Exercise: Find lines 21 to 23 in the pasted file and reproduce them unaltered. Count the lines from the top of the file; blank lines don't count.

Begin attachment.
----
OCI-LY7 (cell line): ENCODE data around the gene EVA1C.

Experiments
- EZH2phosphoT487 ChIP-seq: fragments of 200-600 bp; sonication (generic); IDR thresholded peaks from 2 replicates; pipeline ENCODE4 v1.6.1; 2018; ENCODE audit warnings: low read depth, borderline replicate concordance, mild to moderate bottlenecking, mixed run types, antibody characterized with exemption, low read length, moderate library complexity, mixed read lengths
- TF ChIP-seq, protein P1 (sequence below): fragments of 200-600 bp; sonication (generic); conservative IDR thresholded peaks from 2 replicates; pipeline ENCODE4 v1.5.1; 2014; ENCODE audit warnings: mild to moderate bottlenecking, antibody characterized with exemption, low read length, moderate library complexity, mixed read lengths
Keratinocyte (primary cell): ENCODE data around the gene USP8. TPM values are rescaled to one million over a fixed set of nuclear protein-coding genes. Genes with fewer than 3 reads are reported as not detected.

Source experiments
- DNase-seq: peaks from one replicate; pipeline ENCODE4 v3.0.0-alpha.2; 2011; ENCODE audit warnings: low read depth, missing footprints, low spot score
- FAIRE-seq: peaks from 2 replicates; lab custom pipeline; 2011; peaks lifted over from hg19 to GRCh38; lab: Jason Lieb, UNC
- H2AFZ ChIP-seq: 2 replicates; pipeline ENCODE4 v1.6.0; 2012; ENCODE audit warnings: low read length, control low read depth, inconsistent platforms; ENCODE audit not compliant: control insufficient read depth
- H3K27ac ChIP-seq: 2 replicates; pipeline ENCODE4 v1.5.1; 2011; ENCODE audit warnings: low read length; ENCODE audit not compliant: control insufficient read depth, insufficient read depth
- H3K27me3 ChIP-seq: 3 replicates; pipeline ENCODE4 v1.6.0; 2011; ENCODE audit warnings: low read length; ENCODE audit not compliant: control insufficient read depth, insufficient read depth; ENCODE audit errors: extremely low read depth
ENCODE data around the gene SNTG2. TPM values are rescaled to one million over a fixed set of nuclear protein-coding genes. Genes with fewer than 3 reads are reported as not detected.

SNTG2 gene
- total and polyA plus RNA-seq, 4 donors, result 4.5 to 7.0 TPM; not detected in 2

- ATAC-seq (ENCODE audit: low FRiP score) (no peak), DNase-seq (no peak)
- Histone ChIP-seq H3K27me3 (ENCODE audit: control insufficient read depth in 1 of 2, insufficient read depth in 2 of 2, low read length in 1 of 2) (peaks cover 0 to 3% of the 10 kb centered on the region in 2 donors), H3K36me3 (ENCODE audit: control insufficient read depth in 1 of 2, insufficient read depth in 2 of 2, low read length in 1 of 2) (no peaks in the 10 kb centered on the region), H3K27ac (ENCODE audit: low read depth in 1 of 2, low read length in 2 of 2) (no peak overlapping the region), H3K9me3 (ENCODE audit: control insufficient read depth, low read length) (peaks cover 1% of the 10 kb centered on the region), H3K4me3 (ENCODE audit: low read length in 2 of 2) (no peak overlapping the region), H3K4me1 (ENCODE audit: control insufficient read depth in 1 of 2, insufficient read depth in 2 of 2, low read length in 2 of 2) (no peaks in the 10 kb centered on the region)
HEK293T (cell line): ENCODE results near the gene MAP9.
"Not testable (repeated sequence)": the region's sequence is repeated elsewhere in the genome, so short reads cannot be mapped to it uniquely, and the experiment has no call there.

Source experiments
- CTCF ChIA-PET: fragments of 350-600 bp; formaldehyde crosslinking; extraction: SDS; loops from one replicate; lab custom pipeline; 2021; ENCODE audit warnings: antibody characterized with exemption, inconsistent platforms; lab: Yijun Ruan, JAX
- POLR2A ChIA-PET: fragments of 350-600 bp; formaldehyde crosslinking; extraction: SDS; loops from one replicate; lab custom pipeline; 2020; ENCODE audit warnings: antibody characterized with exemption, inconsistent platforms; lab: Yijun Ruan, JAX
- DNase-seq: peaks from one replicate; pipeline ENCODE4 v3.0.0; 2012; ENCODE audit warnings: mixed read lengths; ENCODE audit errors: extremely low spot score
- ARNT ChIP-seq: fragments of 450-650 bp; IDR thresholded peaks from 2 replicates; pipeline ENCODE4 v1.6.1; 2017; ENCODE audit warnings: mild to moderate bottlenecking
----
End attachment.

- POLR2A ChIA-PET: fragments of 350-600 bp; formaldehyde crosslinking; extraction: SDS; loops from one replicate; lab custom pipeline; 2020; ENCODE audit warnings: antibody characterized with exemption, inconsistent platforms; lab: Yijun Ruan, JAX
- DNase-seq: peaks from one replicate; pipeline ENCODE4 v3.0.0; 2012; ENCODE audit warnings: mixed read lengths; ENCODE audit errors: extremely low spot score
- ARNT ChIP-seq: fragments of 450-650 bp; IDR thresholded peaks from 2 replicates; pipeline ENCODE4 v1.6.1; 2017; ENCODE audit warnings: mild to moderate bottlenecking